Debt Status Update: November 2019

Debt Status November 2019

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I often post my debt repayment status on Instagram, but forget to post it here. It’s something I should start doing to hold myself accountable. Of course, you can always see my progress via the debt-repayment progress bar (see right if you’re on desktop, or scroll down if you’re on a mobile). So, here’s my debt status in November 2019.

Total Debt

When I began this journey in June 2018, the total amount owing, in the form of credit cards, loans, car finance, mobile phones and an outstanding bill, was £20,605. Through Instagram, I’ve discovered that it’s not just me. For some reason, when you can afford the monthly repayments, you don’t always realise the full extent of the amount of money you owe until you add it up. And when you do, it’s a pretty scary feeling.

Which is why I decided there and then to do something about it. When you realise exactly how much money you’re wasting on credit repayments, interest, and slap-dash spending-cash on takeaways and things you don’t need, it’s soul-destroying. All that money that could have been saved for a future, or saved for a nice holiday for you and your kids, making memories that you won’t spend the next ten years or so paying for. 

Current Debt Status November 2019

17 months into this debt-free journey, I’ve paid back just over £8,000. 

My current debt amount is £12,297, just £300 off those first two digits reading £11k. This makes me feel so excited!

£8,000 paid off in just under 18 months is a huge achievement. Can you imagine paying back an £8,000 loan in 18 months? What about £5,000 in 18 months? No, I didn’t think so. 

I wanted to be debt-free within 2 years, but as my debt repayment speed slowed down, I don’t think that’s feasible.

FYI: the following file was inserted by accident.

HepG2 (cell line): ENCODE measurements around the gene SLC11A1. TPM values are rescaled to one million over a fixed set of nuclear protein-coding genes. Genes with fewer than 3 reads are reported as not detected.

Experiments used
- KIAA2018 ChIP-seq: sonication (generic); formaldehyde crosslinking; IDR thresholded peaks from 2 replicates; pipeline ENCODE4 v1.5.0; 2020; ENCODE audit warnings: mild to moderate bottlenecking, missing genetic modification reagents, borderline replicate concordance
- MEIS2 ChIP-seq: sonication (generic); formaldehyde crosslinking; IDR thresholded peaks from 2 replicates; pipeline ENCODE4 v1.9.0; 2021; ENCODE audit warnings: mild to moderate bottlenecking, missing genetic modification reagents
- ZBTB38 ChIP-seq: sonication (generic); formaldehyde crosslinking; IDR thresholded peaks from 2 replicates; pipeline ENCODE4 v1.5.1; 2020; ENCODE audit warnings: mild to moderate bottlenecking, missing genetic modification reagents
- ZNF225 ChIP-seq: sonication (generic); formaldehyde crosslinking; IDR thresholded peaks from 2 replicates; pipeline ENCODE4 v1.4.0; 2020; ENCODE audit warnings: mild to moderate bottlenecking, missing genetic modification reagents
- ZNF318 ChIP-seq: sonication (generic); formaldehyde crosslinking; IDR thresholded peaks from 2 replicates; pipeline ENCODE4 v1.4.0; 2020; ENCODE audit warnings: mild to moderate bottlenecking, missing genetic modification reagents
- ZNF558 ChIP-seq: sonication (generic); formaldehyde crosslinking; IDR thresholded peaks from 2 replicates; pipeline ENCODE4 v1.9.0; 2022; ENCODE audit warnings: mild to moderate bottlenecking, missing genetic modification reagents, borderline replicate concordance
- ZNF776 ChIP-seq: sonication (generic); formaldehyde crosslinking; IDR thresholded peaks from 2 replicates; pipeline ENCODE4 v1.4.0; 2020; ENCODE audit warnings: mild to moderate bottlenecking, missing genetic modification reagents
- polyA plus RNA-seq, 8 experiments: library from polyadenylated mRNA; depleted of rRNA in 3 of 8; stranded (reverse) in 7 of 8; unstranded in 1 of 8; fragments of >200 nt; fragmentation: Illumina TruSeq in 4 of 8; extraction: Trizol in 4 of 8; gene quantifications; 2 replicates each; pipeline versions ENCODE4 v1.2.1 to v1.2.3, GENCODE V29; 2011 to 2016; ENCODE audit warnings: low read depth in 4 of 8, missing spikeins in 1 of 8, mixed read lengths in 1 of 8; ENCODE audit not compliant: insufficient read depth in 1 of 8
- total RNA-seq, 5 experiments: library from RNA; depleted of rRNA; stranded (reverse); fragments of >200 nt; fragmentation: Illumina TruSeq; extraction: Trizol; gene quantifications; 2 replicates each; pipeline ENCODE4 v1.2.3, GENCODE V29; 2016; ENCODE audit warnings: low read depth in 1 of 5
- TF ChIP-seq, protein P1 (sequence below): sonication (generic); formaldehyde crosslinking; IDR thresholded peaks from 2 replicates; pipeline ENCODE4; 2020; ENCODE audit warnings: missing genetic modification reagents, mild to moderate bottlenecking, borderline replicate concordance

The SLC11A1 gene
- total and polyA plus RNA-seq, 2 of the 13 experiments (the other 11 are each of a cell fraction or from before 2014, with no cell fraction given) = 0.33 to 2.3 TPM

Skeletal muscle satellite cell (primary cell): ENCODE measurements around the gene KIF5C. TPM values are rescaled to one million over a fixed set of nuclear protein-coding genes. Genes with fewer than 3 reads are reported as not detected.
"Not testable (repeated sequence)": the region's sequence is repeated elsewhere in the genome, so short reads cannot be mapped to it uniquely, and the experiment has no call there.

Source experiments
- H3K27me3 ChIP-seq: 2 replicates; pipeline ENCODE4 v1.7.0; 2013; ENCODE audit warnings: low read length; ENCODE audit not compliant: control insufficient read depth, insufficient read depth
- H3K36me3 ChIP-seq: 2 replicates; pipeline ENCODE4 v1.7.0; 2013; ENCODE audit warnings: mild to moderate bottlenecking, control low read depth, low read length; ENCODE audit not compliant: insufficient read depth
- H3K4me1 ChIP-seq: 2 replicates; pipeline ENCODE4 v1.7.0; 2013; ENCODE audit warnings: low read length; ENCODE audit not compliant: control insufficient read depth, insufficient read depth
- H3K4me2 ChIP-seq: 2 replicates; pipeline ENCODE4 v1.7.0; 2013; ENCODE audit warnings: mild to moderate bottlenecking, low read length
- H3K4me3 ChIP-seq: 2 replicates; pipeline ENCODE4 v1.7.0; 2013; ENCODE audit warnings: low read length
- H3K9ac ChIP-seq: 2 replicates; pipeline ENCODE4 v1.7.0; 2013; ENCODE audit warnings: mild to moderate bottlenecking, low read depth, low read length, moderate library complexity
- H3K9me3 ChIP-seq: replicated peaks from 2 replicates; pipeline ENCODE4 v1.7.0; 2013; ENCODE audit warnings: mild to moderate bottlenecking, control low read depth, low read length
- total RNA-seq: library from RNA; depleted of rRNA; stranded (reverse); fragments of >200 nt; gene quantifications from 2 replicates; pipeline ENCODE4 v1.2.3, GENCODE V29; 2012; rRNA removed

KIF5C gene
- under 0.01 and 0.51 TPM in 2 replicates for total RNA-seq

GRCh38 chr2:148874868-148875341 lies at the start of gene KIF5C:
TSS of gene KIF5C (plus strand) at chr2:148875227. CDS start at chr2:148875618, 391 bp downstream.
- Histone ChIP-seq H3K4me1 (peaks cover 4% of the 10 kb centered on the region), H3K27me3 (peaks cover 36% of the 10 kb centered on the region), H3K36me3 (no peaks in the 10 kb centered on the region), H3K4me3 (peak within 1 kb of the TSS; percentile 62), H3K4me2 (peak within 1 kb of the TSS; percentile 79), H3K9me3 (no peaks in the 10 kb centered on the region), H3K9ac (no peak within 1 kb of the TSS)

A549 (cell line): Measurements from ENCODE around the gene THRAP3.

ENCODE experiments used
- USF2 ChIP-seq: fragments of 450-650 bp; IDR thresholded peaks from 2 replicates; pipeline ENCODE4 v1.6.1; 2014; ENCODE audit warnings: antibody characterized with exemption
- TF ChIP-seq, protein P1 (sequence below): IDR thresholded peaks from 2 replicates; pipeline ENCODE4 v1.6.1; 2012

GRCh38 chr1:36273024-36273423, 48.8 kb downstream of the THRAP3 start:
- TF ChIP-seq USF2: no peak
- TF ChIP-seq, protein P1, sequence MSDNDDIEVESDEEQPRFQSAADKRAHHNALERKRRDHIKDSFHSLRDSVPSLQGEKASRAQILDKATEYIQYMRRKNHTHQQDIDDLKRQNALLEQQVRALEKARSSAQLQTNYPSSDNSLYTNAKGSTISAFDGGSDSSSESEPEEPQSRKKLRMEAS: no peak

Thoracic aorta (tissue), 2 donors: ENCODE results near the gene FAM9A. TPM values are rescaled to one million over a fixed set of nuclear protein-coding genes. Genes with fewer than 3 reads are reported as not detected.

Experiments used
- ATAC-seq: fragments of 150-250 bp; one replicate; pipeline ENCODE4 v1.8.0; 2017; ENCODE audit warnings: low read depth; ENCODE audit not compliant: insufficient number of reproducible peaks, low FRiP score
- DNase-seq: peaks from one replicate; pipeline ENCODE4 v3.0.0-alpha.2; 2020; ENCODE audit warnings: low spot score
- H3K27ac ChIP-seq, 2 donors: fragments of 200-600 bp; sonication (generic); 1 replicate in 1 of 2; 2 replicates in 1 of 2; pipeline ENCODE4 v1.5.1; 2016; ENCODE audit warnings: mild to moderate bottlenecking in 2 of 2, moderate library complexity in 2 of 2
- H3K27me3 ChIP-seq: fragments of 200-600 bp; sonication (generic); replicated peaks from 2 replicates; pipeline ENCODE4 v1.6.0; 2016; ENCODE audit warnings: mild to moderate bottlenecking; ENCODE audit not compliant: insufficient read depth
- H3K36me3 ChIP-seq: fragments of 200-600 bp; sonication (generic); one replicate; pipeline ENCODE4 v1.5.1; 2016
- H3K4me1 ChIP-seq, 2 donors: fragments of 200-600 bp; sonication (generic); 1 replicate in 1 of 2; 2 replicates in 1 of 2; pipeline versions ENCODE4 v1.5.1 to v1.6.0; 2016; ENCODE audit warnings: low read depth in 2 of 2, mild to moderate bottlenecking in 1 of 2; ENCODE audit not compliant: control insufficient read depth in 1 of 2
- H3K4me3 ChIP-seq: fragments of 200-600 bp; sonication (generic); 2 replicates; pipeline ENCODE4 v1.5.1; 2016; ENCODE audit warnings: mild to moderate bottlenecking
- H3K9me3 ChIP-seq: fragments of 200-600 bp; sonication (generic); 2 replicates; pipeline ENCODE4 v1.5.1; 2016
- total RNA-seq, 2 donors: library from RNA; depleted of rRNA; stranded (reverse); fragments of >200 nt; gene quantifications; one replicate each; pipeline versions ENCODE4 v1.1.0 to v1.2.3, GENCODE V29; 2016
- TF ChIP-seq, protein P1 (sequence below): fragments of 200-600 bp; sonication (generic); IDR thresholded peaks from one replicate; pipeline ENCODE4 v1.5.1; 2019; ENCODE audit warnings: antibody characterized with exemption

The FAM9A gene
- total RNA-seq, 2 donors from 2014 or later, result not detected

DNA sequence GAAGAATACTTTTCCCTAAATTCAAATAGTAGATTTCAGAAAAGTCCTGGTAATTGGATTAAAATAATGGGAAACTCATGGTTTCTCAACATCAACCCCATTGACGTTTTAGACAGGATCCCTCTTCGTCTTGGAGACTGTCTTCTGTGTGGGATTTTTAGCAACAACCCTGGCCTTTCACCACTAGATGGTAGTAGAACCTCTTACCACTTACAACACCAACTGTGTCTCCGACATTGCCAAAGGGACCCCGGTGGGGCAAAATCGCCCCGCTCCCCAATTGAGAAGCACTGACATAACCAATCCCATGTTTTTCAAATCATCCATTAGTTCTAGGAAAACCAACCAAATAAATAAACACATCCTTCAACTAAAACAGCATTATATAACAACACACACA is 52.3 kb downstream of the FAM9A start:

Average Debt Repayment Amount

Over 17 months, the average amount of debt repaid each month is £472.41. This is lower than I’d like, but I’m hoping it’ll increase over the next 12 months (Just imagine having that amount of spare money each month, and how fast savings would grow!).

I’m growing my business now that my youngest daughter is in school, which means big plans, lots of systems and big goals. 


Debt-Free Date Goal

My goal is to be debt-free by December 2020. It was July 2020, but I’ve had to be realistic. As a cancer survivor and someone who’s attended more funerals than I think fair (10 to be precise: 6 being close family, including 2 parents and 1 daughter), I believe that your health is the most important asset you’ve got.

If you don’t have your health, what have you got, really? 


Monthly Required Amount

This means with an outstanding amount of 12,297, I need to pay £1,024.75 per month. Sounds a lot, right? 

But if you consider monthly repayments, including minimum repayments, which are around £300-£400 per month, then I’m looking at finding an extra £600-£700 a month. 

If I can set myself a target income of £1,000 a month, I should clear that easily. 


Keep rooting for me. I can’t wait until I have no more debt shackled to me, and I can start making financial plans for the future. 

How’s your debt-free journey going? 

My Debt Status update 2019

About Author

Miss Penny Money is a personal finance blogger on a debt-free journey to financial independence, whilst juggling a writing career and bringing up a young family on a modest budget.

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